Mount Everest climbs to a staggering 29,032′ tall. It is the world’s tallest mountain…and highest graveyard. The intrepid climbers who take on Everest’s challenge do so knowing that the icy crags of the mountain may become their final resting place. It’s believed that hundreds of bodies have found their last resting place on the merciless crags and slopes of the mountain.
Why Do People Continue Climbing Everest? How Many Bodies Remain on Everest?
The climbing world knows well the dangers of Mount Everest. The mountain has a zone literally known as “The Zone of Death”, and its victims have regained international renown, identified under sobriquets like Sleeping Beauty and Green Boots. But the adversities of Everest don’t deter everyone. Tourism and mass group expeditions up the mountain are only growing in popularity.
The Himalayan Database records all known expeditions to the mountain and reports that over 10,800 have occurred since 2020. The mountain is, for many, the ultimate test of mettle and skill for climbers. For others, it is the goal or dream of a lifetime. So, people keep climbing Everest, and Everest keeps collecting bodies.
The mountain has claimed over 300 climbers in recent history, and about two-thirds of that number remain on the mountain. The current estimate of remains left behind on Everest total around 200.
Why Are Dead Bodies Left on Everest?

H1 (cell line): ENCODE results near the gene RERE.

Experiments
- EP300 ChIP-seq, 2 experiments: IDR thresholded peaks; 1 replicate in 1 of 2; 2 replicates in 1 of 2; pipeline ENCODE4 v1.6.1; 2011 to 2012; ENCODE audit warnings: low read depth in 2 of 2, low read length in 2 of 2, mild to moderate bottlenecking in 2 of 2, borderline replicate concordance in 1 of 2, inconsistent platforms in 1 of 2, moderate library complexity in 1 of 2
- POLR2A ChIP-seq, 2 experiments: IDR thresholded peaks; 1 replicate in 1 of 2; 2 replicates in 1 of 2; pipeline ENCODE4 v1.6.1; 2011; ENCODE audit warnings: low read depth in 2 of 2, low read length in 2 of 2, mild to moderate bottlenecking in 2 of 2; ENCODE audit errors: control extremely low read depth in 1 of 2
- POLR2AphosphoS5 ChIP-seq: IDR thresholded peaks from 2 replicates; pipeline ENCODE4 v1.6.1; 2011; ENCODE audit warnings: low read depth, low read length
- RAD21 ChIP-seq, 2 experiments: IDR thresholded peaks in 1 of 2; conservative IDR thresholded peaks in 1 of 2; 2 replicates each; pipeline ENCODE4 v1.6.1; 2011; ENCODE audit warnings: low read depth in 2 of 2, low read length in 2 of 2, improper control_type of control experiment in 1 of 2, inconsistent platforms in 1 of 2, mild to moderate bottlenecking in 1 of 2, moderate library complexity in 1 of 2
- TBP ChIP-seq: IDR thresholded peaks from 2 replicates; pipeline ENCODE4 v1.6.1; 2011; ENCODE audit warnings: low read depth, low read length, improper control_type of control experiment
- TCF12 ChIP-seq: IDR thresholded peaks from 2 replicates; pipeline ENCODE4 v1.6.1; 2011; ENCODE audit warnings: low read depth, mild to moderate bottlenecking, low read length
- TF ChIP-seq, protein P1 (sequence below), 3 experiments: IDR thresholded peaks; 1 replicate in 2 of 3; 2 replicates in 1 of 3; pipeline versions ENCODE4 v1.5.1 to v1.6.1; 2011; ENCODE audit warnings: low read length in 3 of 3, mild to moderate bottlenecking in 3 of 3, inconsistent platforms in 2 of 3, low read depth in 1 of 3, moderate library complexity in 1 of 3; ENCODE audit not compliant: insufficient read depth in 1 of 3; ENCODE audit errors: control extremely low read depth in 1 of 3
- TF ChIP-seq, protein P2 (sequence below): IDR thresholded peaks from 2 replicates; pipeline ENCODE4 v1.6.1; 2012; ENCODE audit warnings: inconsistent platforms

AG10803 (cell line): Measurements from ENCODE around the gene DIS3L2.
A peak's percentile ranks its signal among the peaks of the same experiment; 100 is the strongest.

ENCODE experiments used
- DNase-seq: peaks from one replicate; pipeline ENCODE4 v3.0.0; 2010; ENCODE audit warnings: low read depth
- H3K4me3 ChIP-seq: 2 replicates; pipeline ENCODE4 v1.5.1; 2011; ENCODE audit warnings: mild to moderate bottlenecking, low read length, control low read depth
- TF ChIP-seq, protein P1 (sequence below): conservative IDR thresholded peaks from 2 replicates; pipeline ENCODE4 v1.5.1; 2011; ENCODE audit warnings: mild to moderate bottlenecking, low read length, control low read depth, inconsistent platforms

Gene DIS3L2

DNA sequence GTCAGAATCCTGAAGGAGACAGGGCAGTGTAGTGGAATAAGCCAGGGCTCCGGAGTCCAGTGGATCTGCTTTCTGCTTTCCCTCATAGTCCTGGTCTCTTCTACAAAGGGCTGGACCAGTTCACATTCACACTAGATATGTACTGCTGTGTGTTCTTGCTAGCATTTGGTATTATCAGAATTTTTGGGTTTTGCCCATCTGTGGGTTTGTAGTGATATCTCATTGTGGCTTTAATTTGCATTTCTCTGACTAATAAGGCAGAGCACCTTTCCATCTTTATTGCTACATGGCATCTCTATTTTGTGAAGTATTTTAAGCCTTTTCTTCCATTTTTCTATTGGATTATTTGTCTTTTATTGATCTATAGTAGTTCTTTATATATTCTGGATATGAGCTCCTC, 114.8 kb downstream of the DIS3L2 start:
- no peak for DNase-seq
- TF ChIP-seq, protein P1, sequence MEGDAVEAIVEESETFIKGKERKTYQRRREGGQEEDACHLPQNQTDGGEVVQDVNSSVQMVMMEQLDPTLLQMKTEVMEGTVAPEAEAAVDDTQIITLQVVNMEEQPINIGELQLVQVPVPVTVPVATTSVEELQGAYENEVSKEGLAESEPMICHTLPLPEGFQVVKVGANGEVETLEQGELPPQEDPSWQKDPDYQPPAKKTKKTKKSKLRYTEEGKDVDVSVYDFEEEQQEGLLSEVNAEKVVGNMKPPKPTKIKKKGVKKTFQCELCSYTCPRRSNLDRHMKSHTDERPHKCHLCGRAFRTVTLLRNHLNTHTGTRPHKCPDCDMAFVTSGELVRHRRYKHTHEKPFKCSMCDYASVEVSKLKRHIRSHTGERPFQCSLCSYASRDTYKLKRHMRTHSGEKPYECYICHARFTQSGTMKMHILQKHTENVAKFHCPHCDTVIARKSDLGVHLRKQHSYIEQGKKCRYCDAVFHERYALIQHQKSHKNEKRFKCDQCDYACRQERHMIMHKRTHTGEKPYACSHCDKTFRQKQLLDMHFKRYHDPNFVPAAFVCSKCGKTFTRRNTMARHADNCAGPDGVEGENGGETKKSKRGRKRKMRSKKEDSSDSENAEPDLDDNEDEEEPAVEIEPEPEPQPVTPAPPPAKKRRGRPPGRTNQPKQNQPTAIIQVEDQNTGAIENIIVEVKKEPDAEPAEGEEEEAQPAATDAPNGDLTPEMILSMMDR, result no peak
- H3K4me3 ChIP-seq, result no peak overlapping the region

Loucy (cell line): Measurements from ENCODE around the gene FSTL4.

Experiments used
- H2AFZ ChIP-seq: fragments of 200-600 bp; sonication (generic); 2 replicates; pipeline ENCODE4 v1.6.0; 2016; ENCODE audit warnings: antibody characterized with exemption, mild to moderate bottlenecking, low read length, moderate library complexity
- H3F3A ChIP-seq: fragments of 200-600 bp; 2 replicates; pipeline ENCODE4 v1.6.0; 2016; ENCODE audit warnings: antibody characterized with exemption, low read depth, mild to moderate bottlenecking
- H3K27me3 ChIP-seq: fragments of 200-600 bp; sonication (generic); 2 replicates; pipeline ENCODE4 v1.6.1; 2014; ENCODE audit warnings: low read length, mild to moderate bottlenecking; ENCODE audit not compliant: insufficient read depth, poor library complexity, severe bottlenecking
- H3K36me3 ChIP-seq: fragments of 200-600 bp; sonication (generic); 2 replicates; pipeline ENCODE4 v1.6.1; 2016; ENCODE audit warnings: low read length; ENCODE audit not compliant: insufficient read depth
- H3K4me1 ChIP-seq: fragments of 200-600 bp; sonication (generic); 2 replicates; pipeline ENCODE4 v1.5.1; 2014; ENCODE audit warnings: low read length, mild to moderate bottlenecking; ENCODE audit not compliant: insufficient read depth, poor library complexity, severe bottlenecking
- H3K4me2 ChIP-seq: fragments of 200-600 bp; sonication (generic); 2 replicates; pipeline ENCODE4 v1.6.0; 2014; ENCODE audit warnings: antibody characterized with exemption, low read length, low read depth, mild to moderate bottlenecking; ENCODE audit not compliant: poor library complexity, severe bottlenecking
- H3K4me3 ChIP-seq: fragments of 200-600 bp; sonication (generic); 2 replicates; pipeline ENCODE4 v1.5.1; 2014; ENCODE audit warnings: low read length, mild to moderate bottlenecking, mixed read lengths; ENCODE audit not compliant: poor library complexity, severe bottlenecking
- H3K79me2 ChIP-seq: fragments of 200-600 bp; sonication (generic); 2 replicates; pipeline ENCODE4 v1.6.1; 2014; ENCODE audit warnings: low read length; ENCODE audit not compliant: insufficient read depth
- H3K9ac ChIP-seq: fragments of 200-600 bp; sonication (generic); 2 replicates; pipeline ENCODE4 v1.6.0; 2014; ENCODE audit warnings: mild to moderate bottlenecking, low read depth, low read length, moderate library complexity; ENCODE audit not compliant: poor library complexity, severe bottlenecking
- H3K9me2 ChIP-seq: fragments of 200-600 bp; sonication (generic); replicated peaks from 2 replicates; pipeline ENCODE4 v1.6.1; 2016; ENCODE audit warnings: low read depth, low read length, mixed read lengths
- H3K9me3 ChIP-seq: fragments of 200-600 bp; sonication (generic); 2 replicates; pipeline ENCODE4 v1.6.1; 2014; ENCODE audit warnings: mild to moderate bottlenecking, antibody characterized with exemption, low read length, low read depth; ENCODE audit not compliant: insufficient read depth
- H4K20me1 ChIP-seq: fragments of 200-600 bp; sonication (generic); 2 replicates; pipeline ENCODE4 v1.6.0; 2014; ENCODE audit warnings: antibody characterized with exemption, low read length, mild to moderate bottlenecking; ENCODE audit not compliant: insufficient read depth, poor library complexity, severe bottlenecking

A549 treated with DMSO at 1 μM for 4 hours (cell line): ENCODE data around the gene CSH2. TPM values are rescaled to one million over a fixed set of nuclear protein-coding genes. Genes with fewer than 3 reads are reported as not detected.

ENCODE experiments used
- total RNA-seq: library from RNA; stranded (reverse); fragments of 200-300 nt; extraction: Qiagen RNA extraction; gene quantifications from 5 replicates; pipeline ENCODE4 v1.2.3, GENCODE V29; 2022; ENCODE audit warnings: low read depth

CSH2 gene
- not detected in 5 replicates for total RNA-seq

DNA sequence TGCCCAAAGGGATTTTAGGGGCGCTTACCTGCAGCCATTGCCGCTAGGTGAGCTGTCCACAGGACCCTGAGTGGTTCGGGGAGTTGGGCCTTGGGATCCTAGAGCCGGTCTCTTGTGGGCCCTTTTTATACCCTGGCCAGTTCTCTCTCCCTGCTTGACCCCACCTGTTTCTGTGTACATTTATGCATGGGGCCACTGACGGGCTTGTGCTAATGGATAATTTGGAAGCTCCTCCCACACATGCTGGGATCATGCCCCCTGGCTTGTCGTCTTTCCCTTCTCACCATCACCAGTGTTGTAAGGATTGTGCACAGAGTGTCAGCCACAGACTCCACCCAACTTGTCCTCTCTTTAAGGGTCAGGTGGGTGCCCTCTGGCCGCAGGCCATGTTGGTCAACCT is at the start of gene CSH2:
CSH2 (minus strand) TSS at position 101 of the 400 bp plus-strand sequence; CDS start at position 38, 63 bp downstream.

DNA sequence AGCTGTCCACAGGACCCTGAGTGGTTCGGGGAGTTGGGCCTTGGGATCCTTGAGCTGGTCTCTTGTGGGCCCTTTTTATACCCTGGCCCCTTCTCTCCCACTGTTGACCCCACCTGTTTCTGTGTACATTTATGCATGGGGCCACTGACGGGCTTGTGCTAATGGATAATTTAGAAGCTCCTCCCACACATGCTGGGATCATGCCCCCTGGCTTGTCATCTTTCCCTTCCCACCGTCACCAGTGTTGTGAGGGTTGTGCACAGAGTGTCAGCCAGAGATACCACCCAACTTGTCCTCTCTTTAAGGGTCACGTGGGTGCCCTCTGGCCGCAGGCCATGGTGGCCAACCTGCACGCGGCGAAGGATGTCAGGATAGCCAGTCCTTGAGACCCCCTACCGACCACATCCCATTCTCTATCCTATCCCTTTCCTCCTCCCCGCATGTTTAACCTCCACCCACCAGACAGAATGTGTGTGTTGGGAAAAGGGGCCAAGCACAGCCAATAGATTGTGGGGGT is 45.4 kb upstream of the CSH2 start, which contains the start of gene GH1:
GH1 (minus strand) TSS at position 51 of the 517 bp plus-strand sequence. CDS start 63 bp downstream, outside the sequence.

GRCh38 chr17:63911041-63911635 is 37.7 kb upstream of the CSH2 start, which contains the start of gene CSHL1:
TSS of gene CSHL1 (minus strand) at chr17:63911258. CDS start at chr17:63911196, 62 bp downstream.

It’s startling for many individuals unfamiliar with Mount Everest’s death toll to discover that most dead bodies on Everest will remain forever. However, the reasons for leaving the bodies behind are purely logical.
The dangers of Everest make retrieving a body extremely difficult – sometimes impossible – and expensive. Bodies resting above Camp 2 21,000ft cannot be retrieved by helicopter. Instead, the bodies need to be carried down the mountain for retrieval. To retrieve a body takes a team of rescuers or Sherpa capable of digging out frozen bodies and bearing the extra weight of a frozen corpse down the mountain. The cost of such an expedition can climb above $70,000.
Because of the cost and extreme risk to the retrieval team, few bodies ever leave Everest. And many mountaineers prefer their bodies stay on the mountain if they pass there in the tradition taken from sailors lost at sea.
The Bodies Of Dead Climbers On Mount Everest Serve As Guideposts
In a tradition as macabre as it is practical, the bodies of dead mountain climbers on Mount Everest have evolved into guideposts on the trail to the summit. The corpses mark the end of a journey for mountaineers of the past but provide a consistent marker for today’s climbers as they pursue the elusive summit. Many of the bodies remain unidentified, but some of Everest’s victims, like Green Boots and Sleeping Beauty, are well-known and have grown to become the mountain’s most famous permanent residents.
Famous Bodies On Mount Everest
Green Boots – Tsewang Paljor
In 1996, Indian climber Tsewang Paljor began his ascent of Everest. He would never return from the expedition. For some time, Paljor’s body lay in a cave on the route to the summit. His corpse was recognizable because of the green boots he wore during the expedition.
In 2014, the Chinese government removed Tsewang Paljor’s body from the main trail and buried it beneath snow and rock at his family’s request.
Sleeping Beauty – Francys Arsentiev
In 1988, the couple Francys and Sergei Arsentiev ascended Everest. Francys was the first American woman to attempt the climb without oxygen. She and her husband reached the summit but never completed the return trip.
Francys became separated from her spouse on the descent to Camp 6. Sergei returned to look for her and received news from an Uzbek group of climbers that they had found Francys and tried to help, but she could not travel.